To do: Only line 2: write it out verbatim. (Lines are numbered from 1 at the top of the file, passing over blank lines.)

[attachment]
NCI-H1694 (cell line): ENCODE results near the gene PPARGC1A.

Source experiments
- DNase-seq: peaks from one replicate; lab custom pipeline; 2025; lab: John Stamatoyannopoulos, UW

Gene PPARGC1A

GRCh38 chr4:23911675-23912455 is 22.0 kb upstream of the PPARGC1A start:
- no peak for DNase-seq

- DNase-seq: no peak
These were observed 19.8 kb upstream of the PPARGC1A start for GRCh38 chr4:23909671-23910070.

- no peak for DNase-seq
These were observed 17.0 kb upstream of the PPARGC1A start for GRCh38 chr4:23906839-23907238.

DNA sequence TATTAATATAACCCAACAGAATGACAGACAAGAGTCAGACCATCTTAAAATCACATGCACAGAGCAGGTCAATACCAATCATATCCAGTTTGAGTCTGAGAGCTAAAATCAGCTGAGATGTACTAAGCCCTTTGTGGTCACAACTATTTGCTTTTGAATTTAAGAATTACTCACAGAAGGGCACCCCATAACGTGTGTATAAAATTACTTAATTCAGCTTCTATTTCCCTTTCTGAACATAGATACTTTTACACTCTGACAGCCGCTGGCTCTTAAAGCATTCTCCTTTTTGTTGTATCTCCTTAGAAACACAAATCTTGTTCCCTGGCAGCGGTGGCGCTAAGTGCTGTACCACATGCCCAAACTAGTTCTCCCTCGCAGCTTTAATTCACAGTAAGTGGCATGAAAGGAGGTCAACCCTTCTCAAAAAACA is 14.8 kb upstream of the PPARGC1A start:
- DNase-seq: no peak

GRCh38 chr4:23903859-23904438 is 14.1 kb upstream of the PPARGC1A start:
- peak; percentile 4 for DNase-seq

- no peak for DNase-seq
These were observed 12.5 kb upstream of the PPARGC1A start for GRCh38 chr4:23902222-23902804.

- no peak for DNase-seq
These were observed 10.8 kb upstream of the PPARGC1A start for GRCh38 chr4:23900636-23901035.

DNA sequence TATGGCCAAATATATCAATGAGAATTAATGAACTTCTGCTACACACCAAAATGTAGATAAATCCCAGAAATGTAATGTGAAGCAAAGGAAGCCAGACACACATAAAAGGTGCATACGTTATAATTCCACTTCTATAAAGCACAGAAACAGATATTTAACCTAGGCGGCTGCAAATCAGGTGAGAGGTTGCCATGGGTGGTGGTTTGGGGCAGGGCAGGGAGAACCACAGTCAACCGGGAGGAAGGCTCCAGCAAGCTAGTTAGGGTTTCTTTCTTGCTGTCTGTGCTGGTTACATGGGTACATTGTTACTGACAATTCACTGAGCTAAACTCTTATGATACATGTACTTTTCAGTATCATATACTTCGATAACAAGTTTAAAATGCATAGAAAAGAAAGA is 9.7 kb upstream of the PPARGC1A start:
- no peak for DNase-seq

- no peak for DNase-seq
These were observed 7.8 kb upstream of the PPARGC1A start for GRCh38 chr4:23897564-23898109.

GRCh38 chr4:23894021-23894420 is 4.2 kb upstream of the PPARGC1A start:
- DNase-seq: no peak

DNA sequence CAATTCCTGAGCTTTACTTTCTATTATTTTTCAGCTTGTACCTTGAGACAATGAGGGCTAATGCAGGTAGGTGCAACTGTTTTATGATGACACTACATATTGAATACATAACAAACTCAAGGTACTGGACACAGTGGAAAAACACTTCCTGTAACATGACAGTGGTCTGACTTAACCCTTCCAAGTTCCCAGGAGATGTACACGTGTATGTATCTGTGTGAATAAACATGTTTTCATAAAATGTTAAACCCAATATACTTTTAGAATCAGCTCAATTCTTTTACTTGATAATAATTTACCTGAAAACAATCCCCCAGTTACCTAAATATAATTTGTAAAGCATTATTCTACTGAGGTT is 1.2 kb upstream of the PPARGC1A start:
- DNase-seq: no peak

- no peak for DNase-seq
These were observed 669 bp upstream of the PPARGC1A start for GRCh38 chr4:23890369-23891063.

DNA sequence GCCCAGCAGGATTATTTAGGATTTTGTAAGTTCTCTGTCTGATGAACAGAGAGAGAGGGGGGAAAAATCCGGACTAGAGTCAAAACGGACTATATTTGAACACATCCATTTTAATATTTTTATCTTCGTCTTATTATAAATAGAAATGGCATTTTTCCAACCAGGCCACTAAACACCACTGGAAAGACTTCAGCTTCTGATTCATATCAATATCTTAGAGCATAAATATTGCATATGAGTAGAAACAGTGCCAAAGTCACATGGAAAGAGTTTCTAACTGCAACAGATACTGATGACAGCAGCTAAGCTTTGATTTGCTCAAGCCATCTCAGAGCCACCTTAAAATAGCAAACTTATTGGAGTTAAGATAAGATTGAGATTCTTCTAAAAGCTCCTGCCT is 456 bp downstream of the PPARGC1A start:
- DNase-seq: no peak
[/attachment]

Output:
Source experiments